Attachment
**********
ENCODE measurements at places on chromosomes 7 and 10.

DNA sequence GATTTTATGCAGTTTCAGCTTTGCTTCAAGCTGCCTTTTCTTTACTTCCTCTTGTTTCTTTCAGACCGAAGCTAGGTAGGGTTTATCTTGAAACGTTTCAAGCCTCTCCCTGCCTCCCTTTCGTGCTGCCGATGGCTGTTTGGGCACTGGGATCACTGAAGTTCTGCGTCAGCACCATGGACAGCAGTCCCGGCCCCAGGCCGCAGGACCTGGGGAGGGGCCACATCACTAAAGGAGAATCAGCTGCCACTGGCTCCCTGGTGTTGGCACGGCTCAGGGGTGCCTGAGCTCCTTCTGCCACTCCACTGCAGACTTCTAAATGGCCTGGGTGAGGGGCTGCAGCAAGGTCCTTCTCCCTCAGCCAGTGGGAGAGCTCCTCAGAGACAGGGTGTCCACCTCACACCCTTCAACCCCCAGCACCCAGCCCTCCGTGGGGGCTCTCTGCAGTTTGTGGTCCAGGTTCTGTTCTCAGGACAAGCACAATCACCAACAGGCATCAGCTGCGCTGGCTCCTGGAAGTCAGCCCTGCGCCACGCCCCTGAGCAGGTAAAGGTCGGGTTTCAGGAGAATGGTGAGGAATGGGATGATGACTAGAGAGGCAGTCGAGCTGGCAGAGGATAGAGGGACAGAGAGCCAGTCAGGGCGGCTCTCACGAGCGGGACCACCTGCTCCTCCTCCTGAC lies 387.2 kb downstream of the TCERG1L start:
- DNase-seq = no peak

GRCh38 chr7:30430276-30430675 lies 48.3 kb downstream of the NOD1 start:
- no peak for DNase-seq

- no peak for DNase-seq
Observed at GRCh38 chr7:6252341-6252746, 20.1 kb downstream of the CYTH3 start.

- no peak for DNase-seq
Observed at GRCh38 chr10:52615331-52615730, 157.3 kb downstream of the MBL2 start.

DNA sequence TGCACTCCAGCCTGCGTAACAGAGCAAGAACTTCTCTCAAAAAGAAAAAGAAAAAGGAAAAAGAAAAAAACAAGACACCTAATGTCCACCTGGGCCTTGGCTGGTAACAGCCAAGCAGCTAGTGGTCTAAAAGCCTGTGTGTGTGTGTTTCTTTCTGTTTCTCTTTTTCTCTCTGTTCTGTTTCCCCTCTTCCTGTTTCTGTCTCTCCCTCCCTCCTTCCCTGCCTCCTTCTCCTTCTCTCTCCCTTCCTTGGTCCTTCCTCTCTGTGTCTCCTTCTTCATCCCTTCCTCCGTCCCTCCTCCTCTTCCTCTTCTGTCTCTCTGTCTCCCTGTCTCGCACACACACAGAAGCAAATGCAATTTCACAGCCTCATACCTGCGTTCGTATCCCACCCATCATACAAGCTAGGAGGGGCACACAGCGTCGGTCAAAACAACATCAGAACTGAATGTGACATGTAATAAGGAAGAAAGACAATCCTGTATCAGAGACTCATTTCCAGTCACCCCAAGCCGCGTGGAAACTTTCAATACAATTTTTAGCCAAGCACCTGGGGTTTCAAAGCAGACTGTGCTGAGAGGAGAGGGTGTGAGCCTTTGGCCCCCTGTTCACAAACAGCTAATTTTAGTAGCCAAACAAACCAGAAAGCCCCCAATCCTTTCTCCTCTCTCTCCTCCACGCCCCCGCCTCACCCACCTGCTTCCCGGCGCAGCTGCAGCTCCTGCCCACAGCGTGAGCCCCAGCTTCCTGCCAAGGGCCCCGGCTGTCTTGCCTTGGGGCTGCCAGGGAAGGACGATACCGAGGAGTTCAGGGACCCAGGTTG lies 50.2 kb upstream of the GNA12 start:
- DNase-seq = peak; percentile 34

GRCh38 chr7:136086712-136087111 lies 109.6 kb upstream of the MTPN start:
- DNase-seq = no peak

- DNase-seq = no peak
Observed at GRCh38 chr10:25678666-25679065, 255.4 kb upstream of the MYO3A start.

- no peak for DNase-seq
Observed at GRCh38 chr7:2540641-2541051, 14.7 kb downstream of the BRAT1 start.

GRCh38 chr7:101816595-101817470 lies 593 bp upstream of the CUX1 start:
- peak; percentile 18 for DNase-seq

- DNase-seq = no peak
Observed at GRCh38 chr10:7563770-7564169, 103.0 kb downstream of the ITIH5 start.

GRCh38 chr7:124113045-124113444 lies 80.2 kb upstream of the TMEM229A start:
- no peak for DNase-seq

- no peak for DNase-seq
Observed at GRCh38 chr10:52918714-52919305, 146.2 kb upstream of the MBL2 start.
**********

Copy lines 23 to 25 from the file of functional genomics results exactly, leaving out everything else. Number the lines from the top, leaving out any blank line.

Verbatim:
- no peak for DNase-seq

- no peak for DNase-seq
Observed at GRCh38 chr10:52918714-52919305, 146.2 kb upstream of the MBL2 start.